One doesn’t really know the motive behind the robbery, though I’ve heard enough speculation and conjecture, much of which is perhaps farfetched, to write several books. That said, until the perpetrators are brought to justice, the populace could only draw assumptions as to the incident. Questions abound. The culture of violence in the Bahamas shows that what happened to Mr Davis is unfortunately not atypical from the experience of the average Bahamian whose daily existence is modified by the threat of violent assault. Taken from that perspective, it saddens me to say that it has now become the norm – just another ordinary day in the life of ordinary Bahamians.

If we stop and take stock, we would quickly realise that it is more than that. That the raid on the Acting Prime Minister’s house is truly representative of yet another step, relative to our societal regress, into the abyss!

When a society holds certain targets or objects/persons off limits, one could say that society is still in touch with its moral compass. However, when prominent members of that society, say the Prime Minister, Deputy Prime Minister, Chief Justice, Governor General, Archbishop and so on, are seen by thugs as being no different than John Doe as a target whom they could rough up and hustle for a couple dollars, then we’ve clearly become a broken society.

Noted surgeon Dr Duane Sands was livid when he discussed the robbery of the Acting Prime Minister with me. What’s more, beyond condemning the act, he felt that in the aftermath the DPM “acted as if it was a big game, a big farce.”

Dr Sands said: “It’s a disgrace when an attack on our symbolic head of state could be dismissed by the then Acting Prime Minister so flippantly as if it was no big deal. The solution comes from claiming it, from speaking to what is going on, not dismissing it flippantly. If it had only happened to Brave Davis, the man, we could say that it was an unfortunate circumstance. However, since Brave Davis was Acting PM, we could ask the question where was the police detail?

“You know something, the even greater issue is the seeming paradox that the person who suggested that he had the answers to crime would himself be a victim. Shakespeare could not have written greater irony! I mean, this is more in keeping with Greek tragedy! That the man who planted yellow and aquamarine signs around this island for the entire world to see, claiming that crime was an FNM-created problem that he could solve, would fall prey to the scourge that petrifies every other Bahamian is tragic,” Dr Sands said.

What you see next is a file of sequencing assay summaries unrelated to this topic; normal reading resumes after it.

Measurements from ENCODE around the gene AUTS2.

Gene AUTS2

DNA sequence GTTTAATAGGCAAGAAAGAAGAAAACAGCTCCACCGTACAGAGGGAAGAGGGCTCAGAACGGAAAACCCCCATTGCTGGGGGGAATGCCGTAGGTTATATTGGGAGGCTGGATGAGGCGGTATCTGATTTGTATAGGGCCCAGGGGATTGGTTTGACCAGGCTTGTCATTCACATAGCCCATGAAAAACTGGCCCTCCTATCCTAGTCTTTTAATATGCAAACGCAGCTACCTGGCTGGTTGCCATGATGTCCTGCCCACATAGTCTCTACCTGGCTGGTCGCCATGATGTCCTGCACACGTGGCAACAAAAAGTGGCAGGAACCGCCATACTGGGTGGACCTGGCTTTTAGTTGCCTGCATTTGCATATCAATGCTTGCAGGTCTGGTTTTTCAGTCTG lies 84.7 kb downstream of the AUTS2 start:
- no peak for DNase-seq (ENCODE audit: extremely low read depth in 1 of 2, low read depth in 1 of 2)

So, in the wake of Mr Davis’s robbery and home invasion, should a visiting dignitary feel that the Commonwealth of the Bahamas cannot afford an effective protection detail and therefore they should bring their own armed, security contingent? What were the instructions given to the police upon the Prime Minister’s departure? Why was the public not informed that the PM was leaving the country and that the DPM was acting for him – well, at least I didn’t know until after the fact?

Was the Speaker of the House correct when he said that the House precincts were not adequately secured? What if a demented fool decides to go to the House with a loaded weapon and crazily proceeds to harm or shoot members of Parliament (including cabinet ministers who are both members of the legislative and executive branches of government)? Trinidad and Tobago could inform the Bahamas of its harrowing experience with violence against the legislature/executive when on July 27, 1990, members of a Muslim sect known as the Jamaat al Muslimeen stormed Parliament and a government radio and television station in an attempted coup d’état. The then Prime Minister and most of his Cabinet were held hostage, with an MP eventually dying from injuries sustained during the attempted coup.